I made... Branded a Witch

Producer and director Chris Alcock talks about his role in producing BBC Three's current affairs documentary Branded a Witch.

This is what I did
I was the producer and director. I also did all the filming in the UK and in the Democratic Republic of Congo (DRC). My role was to use the treatment as a starting point and work out how to make it into a film. As with many treatments, the one I had was a collection of ideas rather than anything solid. I had to research the subject both in the UK and in the DRC (including sourcing and briefing on the ground fixers), finding stories and contributors, and negotiating access. As I was filming I also had to work out what equipment to use and what cameras would give me the best results (but also be practical for a self shooter to use in a volatile location with an unpredictable story).

Who I worked alongside and where I sat in the overall production
I had a very small team. They majority of research was carried out by myself and my assistant producer, liaising closely with a fixer in the DRC.

"Filming in unpredictable places like the DRC calls for a high degree of flexibility with your schedule." – Chris Alcock

What my typical day involved
Filming in unpredictable places like the DRC calls for a high degree of flexibility with your schedule, which means that there are no typical days. But as a rule I was getting up just before dawn, either to film the city waking up and catch the sunrise (general views, or GVs, are always invaluable with any foreign shoot) or because we had to meet up with our contributors. The deliverances we filmed, where children were being ‘cleansed’ of evil spirits, usually took place early in the morning. Then it was a case of trying to follow the pre-planned filming schedule, which had to be revised on a daily basis as stories fell down or didn’t happen the way we wanted them to. The one constant in any day is to make sure GVs are grabbed. You only get one chance when filming abroad and to have to rely on archive once you are in the edit because you didn’t get enough shots is heart breaking – and, for your editor, very frustrating.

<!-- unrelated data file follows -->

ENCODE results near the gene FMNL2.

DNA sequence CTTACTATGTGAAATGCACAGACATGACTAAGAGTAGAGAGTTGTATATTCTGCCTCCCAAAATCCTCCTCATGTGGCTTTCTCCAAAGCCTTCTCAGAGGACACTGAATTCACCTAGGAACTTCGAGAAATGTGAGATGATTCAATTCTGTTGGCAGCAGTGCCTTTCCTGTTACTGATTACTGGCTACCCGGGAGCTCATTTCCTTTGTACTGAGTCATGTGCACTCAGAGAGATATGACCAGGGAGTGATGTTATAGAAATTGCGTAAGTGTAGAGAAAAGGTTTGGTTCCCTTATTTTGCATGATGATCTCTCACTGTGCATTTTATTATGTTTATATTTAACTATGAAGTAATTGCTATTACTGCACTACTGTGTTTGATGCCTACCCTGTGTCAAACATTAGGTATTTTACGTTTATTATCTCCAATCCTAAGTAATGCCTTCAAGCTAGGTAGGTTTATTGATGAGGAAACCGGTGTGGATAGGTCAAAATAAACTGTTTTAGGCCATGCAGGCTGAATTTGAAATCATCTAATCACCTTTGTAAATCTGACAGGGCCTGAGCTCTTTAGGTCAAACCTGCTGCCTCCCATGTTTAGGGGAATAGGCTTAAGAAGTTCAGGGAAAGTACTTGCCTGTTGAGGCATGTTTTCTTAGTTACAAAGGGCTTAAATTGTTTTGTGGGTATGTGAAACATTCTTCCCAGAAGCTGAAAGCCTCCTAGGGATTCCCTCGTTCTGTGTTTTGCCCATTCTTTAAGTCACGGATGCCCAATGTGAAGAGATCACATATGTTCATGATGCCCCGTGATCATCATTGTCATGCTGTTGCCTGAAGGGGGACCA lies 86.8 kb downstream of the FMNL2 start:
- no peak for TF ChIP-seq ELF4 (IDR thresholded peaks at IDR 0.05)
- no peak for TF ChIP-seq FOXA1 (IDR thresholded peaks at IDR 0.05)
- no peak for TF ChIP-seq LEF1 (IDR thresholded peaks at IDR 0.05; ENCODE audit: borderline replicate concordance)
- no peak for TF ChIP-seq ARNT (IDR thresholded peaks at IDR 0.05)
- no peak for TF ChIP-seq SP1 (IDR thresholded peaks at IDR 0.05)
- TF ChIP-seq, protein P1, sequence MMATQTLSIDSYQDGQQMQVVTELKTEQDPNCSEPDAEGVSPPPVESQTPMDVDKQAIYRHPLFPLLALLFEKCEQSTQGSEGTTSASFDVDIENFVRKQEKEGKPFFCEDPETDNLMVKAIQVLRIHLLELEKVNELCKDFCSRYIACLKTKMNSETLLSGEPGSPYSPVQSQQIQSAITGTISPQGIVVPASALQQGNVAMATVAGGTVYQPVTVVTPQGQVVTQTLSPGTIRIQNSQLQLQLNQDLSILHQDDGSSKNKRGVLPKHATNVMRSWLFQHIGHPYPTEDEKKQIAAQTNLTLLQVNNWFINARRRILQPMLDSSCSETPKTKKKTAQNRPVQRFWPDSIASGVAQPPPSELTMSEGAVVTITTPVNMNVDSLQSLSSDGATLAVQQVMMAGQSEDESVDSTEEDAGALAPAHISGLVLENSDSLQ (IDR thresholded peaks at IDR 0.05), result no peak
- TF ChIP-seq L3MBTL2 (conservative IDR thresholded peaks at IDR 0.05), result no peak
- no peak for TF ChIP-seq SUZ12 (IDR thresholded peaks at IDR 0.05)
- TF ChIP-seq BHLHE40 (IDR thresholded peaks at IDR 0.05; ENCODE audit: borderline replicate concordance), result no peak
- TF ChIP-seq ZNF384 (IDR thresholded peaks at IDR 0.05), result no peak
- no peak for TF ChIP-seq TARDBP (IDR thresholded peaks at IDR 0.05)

A moment I’m particularly proud of
I’m proud of many things about the production. The way the small team worked well together in a very difficult (and emotional) filming environment – including being detained by the police and being harassed and jostled by irate pimps and street workers.

Also the way the film looks and many of the shots, particularly the ones from the Canon C300.

Something I learned that I'll take on from this production to the next
I’ve always done this anyway, but the time I took to organise my rushes (tapeless, so in the form of clips) was some of the best I spent while in the DRC. It meant I was able to plan ahead prior to the edit for organising translations once I had returned to the UK  (I had less than a week between returning to the UK going into the edit). Most nights I was viewing, logging and backing up, usually not getting to bed before midnight, but this was definitely worth it and made a big difference in the edit.

My biggest surprise
A mundane one. How expensive everything was (for foreigners) in the DRC. We had been warned about this by the fixers but even so the production wallet was ‘running on empty’ by the time we left.

The programme I'd kill to work on
Anything that’s interesting, worthwhile doing, a great story and relevant.